A friend and I recently started watching The Walking Dead. (I know, I know. I'm way behind. But a little patience please, I'm still catching up on US pop culture following the Africa stint.)
If you are a Walking Deadhead or just a fan of the zombie monster flick, you are probably familiar with the social commentary and themes which underlie the genre. From racism to socialism to individualism, zombies are famous for commenting on the ills of society while scaring the pants off us.
I'm only halfway through season two (so please no spoilers from you who've just started into the new season), but I'm loving the commentary on community versus individualism.
According to The Walking Dead, in the case of zombie Apocalypse, it is better to be with a group than to strike out on your own.
Obviously there is safety in numbers, but more than that - the group protects you, the group provides for your needs, the group works together for the benefit of the group and the detriment of the zombies. Those characters whose individualism gets in the way of the group are the ones who struggle most.
The problem is, the character I identify most with, Andrea, is one of the more individualistic of the group - one of the ones whose individualistic ideals are always getting her into trouble, and I identify with her precisely because of her individualism.
I identify with her single-woman-in-her-thirties-I-can-do-it-myself attitude. I identify with her sense of outrage over the blatant machismo of the men in the group. I identify with her need and want to provide for herself and be seen as the equal of the men in the group. Andrea, I get it. Oh, how I get you girl.
At home group this past week, we talked in depth about biblical community and what the tenants of biblical community might mean when applied to our newly forming group.
Like you always do when the topic of biblical community is brought up, we read through Acts 2:42-47 - the warm and happy-fuzzy passage about how the early church lived together in harmony, sharing what they had with one another and eating in each others homes.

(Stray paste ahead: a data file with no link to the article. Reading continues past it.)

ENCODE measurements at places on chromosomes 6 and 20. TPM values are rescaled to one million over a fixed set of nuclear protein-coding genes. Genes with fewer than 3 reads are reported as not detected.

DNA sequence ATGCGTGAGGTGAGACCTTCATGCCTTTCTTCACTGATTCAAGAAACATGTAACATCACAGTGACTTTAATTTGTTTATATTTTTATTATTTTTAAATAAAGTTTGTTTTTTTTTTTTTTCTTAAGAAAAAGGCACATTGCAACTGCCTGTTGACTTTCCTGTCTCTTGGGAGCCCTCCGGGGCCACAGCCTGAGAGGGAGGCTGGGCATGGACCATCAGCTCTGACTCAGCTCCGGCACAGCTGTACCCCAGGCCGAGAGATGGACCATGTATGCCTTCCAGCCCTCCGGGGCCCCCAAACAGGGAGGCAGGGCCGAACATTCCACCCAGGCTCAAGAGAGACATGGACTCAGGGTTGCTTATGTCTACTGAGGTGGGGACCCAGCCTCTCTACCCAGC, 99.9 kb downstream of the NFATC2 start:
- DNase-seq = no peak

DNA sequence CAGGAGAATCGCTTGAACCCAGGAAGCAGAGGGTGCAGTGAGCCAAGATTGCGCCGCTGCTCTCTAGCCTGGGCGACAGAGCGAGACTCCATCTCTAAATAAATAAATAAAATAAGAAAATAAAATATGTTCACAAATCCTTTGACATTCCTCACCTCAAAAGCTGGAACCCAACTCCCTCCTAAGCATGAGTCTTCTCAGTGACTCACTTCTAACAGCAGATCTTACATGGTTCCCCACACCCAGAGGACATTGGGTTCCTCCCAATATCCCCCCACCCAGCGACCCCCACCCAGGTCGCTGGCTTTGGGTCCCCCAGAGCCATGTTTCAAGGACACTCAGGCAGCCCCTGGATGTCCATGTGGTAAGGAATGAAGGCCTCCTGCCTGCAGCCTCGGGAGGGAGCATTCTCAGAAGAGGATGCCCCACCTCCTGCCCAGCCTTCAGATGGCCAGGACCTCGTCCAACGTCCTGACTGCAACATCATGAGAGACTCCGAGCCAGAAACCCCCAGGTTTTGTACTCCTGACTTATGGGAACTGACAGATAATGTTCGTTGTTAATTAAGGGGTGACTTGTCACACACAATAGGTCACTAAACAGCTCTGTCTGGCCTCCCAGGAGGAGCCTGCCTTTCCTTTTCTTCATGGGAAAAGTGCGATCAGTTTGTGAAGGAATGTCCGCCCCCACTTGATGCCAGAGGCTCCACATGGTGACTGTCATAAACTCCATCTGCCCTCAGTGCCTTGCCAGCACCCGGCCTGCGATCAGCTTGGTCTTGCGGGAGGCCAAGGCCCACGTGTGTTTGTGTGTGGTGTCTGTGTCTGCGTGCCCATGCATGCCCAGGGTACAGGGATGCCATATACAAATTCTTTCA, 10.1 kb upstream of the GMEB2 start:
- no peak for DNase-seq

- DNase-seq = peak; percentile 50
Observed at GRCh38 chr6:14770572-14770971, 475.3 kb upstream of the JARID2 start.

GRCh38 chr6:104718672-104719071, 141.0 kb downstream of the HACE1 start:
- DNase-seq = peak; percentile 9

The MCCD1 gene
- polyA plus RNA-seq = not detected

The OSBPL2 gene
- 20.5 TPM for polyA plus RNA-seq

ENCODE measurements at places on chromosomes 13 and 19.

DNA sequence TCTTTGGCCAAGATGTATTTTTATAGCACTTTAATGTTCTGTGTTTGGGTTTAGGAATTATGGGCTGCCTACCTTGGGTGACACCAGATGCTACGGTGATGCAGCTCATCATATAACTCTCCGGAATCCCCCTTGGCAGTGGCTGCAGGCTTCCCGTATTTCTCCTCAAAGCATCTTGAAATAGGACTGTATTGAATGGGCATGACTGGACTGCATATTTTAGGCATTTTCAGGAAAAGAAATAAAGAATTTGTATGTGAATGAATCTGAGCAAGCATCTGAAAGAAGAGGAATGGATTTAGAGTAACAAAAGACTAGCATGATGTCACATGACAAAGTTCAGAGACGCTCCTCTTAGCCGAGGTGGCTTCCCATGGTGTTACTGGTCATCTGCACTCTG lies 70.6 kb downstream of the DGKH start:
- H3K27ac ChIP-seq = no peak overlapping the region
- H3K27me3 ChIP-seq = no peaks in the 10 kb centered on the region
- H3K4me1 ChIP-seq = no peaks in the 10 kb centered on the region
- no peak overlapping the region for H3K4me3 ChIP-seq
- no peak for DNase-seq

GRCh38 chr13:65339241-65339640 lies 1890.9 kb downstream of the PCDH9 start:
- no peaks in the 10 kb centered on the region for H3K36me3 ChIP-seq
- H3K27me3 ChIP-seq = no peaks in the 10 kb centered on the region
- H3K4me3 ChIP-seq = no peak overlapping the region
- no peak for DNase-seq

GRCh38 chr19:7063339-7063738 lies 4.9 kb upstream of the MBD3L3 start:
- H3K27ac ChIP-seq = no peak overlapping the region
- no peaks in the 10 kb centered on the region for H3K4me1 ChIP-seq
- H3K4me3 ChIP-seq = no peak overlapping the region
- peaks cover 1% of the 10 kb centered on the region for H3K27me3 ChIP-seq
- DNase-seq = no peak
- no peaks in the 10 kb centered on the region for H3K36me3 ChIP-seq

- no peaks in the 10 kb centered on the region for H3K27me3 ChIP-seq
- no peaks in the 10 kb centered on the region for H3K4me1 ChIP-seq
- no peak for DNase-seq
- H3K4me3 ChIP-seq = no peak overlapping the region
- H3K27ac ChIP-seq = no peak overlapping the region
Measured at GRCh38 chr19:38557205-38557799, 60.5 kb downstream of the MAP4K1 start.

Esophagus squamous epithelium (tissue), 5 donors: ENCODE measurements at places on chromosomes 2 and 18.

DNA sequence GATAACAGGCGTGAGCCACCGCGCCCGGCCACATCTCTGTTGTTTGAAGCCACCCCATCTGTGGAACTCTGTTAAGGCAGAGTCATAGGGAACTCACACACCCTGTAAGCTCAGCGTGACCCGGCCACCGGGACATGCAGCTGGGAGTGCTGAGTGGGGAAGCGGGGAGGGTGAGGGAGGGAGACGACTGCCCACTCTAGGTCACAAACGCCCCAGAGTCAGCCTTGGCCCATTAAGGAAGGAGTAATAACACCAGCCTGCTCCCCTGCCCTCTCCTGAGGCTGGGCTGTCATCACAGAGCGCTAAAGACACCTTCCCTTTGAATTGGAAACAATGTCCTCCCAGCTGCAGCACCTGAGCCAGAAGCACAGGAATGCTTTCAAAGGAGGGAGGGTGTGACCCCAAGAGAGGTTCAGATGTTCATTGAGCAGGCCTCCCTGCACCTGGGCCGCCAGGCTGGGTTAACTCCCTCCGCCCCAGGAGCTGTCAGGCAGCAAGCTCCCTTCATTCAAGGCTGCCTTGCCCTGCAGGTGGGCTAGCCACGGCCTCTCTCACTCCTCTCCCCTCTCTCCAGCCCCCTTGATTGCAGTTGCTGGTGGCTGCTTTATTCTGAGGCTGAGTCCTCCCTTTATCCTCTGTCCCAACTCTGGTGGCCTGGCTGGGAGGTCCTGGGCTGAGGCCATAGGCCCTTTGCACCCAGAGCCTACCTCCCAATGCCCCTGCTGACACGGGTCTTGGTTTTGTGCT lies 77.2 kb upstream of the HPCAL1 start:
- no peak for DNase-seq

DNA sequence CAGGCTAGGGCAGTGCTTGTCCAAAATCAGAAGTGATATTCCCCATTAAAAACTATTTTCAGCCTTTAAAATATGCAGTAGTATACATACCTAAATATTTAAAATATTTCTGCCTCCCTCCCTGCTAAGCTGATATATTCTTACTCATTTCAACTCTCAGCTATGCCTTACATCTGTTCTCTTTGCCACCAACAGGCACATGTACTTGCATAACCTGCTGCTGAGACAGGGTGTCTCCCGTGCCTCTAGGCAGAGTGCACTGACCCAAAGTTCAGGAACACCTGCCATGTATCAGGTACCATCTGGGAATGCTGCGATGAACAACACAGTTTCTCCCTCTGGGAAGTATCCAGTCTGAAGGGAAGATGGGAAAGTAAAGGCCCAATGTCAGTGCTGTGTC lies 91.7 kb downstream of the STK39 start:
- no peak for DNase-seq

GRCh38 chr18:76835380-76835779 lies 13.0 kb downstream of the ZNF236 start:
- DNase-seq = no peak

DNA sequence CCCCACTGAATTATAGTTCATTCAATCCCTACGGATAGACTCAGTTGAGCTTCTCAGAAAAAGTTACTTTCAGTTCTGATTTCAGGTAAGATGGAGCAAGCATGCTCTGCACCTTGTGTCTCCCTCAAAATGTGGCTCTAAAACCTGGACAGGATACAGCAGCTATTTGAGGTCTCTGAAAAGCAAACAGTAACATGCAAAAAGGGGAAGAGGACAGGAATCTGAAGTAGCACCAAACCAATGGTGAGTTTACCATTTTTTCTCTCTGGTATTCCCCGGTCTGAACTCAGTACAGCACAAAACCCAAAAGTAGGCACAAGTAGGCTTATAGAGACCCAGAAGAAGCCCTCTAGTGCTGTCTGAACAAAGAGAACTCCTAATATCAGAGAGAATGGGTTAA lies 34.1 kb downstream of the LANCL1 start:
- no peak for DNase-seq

I know its terrible, but a part of me hates that passage.
I realize I'm supposed to love it. I realize its the ideal we're all supposed to be striving for. But it's the honeymoon.
Its this amazing time after the miracle of Pentecost in which the church grew in strength and unity, but it was short lived. Short lived because a few chapters later, persecution hits and the church is scattered. Persecution and disagreements and some fairly significant theological fallouts. It's ugly and messy and very, very human.
That's what biblical community is - ugly and messy and very, very human.
Biblical community is choosing to engage in the mire and the muck. It's choosing to expect the possibility you will probably will get hurt at some point. It's choosing to set aside your individualism for the sake of the group.
In our discussion at home group, we were asked what scares us most about being in community and what we look forward to most about being in community.
I told the group I am scared of being vulnerable. I'm scared of opening myself up and allowing these people - these strangers really - to know me and my stories. But I also told the group I'm most looking forward to being vulnerable. I'm looking forward to having people in my life who I may not always trust, but I trust their walk with the Lord. I'm looking forward to having people who know my stories, who can call me on my crap, and who can stand with me when I need someone in the gap.
What I realized and remembered as we talked, is that community is ugly and messy, but I'm so, so thankful that is very, very human. I'm thankful for the ugly and messy parts because I know I learn from and grow more from those ugly, messy moments than from the ideal, honeymoon moments.
I think the ugliness and the mess is worth coming together and breaking bread over. Let's share when there's need. Let's rejoice in times of joy. Let's lament in times of mourning. Let's be community in all the ugly mess of it. And in so doing, let's allow biblical community to transform us and teach about a loving, relational, community-minded God.
And who knows, maybe someday this community we're forming might just save us from the zombies.